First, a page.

How to Create a Form With Microsoft Forms
Want an alternative to Google for a form making tool? We’ll show you how easy it is to create a form with Microsoft Forms.
Need to create a form for your business, organization, team, or charity? We’ve shown you how to use Google Forms to make a basic form. But Microsoft offers its own form creation tool as well. Whether you prefer Microsoft’s applications over Google’s or simply want to compare the options, here’s how to use Microsoft Forms.
Create a Basic Form With Microsoft Forms
Visit the Microsoft Forms website and sign in with your Microsoft account. At the top, click New Form to get started with a basic form.
Give your new form a title and, optionally, a description. Click Add new to create your first question. You can also use the lightning bolt at any point to get question suggestions.
Next, select your question type. You can pick from Choice, Text, Rating, or Date. Click the arrow to the right for additional types like Ranking, Likert, or Net Promoter Score.
Starting simple, we’ll select one of each of the most common question types and create a sample form.
First, we will pick from the suggestions and select First Name and Last Name. Then click Add selected to pop the questions into the form. These fall into the Text question type.
Click Add new again to add your next question and select the type. For this one, we’ll choose Date and enter the Question.
For the next one, we’ll pick a Choice question. Enter the Question and list the options. You can include an “Other” option in your list if you like.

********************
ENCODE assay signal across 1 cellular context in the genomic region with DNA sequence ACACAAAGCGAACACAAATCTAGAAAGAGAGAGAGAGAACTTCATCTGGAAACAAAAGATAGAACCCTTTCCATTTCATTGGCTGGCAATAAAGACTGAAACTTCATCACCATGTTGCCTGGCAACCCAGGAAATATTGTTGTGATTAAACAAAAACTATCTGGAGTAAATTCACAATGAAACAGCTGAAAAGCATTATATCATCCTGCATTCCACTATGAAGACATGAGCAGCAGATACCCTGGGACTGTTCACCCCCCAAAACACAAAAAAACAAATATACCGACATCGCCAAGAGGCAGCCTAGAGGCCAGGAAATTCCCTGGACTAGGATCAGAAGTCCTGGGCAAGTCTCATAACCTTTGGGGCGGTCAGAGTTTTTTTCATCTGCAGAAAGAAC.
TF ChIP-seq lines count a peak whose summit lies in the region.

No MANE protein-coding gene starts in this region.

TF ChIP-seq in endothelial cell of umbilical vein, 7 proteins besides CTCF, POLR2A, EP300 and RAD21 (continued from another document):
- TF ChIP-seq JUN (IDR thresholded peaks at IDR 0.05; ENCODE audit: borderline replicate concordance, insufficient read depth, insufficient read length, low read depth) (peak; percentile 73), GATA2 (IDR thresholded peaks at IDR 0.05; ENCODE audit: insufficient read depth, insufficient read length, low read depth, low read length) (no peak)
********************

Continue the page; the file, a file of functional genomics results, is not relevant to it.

Finally, we’ll use the last most common question type for our form and pick Rating. Again, enter your Question. You can then select the Levels (2 to 10) and Symbol (Star or Number) for your rating.
And there we have it, a basic form in Microsoft Forms!
Now, of course, you have additional options for your questions and your form style. So, let’s move on!
Use Question Options
When you create a form in Microsoft Forms, each question type offers the same basics that you can apply.
At the top of the question area, you can click to Copy, Delete, or Move the question up or down.
At the bottom, you’ll see a toggle for Required. This places a red asterisk next to the question, and the respondent must respond to the question.
On the bottom right, click the More Settings button (three dots), and you’ll see options to include a Subtitle for the question or Add Branching. (Branching lets you direct the respondent to another question or end of the form based on their answer.)
Use Question Type-Specific Options
You’ll find extra settings available that vary per question type. You can find these additional options in the More Settings menu.
- Choice: You can allow multiple answers, shuffle the options, and change the format to a drop-down list.
- Text: You can enable long answers for respondents to fit more text and apply restrictions.
- Rating: You can include labels for the first and last levels.
Choose a Form Theme